A feature of an automatic heating appliance according to the present invention is to detect the class of an object to be heated on the basis of the position of the object within a heating chamber or state of gas generated from the object in response to heating and automatically control the heating temperature of the object in accordance with the class of the object, resulting in reduction of the number of operating keys for cooking instruction and simplification of operation of the appliance.

In accordance with the present invention, there is provided a heating appliance with a heating chamber, comprising: heating means for heating an object which is encased within the heating chamber; table means provided within the heating chamber, the object being placed on the table means; rack means within the heating chamber so that the table means is held at a desired position; sensor means for measuring a distance to the table means or the object; and control means for controlling the heating means on the basis of the distance measured by the sensor means.

In accordance with the present invention, there is further provided a heating appliance with a heating chamber, comprising: heating means for heating an object which is encased within the heating chamber; table means provided within the heating chamber, the object being placed on table means; rack means including pairs of supporting rails within the heating chamber so that the table means is held at a desired position; first sensor means for measuring a distance to the table means or the object; second sensor means for sensing a vapor and/or gas generated from the object; and control means for controlling the heating means on the basis of the distance measured by the sensor means and the generation state of the gas sensed by the second sensor means.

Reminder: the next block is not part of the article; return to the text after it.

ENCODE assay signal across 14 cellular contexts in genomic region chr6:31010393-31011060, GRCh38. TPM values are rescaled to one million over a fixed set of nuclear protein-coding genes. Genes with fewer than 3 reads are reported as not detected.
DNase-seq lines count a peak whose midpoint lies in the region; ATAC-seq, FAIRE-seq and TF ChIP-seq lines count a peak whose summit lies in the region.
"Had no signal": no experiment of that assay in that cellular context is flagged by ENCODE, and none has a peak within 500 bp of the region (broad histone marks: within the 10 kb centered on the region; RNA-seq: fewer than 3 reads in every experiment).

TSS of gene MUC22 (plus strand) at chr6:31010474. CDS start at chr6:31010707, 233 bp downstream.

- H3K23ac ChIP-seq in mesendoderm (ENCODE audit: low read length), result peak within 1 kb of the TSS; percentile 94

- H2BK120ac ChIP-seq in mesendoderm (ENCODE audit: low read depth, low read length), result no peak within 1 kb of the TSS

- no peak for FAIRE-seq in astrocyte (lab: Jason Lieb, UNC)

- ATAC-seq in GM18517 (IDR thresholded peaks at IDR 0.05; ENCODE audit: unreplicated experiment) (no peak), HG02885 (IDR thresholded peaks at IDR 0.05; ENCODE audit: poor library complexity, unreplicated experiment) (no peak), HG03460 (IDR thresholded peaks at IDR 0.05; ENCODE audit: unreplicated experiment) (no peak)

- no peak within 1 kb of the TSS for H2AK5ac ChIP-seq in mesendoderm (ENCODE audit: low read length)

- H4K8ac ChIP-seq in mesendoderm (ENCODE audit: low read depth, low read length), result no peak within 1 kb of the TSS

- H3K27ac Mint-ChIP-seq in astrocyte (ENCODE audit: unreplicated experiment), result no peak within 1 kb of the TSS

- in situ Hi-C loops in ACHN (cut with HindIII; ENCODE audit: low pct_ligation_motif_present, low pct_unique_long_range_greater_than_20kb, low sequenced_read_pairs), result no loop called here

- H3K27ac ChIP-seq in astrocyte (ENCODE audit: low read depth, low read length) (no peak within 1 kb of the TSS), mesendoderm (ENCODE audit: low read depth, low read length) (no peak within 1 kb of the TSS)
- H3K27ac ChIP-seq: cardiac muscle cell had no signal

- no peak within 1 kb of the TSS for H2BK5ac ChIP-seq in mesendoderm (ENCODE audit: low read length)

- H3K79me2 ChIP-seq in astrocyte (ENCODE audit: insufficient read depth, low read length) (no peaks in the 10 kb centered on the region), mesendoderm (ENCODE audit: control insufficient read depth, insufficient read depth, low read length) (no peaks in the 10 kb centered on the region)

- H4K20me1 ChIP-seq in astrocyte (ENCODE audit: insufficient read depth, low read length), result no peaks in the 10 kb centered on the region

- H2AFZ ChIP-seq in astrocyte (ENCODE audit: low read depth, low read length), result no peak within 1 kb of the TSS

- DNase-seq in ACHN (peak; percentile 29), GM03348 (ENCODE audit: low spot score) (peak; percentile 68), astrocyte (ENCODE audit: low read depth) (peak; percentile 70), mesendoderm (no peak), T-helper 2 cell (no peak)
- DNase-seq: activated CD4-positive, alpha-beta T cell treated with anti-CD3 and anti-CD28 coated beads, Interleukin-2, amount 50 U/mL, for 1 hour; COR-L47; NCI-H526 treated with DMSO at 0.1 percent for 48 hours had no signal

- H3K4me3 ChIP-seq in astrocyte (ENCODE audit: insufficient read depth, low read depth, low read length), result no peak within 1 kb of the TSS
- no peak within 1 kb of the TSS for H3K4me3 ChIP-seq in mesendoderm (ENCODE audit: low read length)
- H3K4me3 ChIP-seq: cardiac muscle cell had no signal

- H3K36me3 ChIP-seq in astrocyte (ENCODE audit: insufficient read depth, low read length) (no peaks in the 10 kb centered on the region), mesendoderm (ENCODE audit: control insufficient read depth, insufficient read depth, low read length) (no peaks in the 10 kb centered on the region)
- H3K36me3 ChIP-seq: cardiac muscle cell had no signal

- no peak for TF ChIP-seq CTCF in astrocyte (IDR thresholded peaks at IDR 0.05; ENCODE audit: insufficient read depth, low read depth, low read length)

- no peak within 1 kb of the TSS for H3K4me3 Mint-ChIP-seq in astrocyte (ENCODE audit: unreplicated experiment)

BRIEF DESCRIPTION OF THE DRAWINGS

The object and features of the present invention will become more readily apparent from the following detailed description of the preferred embodiments taken in conjunction with the accompanying drawings in which:

FIG. 1 is a block diagram showing an arrangement of an automatic heating appliance according to a first embodiment of the present invention;

FIG. 2 is a perspective view showing the external form of the automatic heating appliance according to the invention;

FIG. 3 is a perspective view illustrating a table on which an object to be heated is placed;

FIG. 4 is an illustration of an indicator of the automatic heating appliance of the invention;

FIG. 5 is a graphic diagram for describing a heating temperature control method of the invention;

FIG. 6 is a cross-sectional view showing an ultrasonic sensor used in the automatic heating appliance of the invention;

FIG. 7 is a block diagram showing a drive and detection circuit to be provided for drive of the ultrasonic sensor of FIG. 6 and reception of signals from the ultrasonic sensor;

FIG. 8 is a block diagram showing an arrangement of an automatic heating appliance according to second embodiment of the present invention; and

FIG. 9 is graphic illustration for describing variation of the generating state of gas in accordance with the kind of an object.

DETAILED DESCRIPTION OF THE INVENTION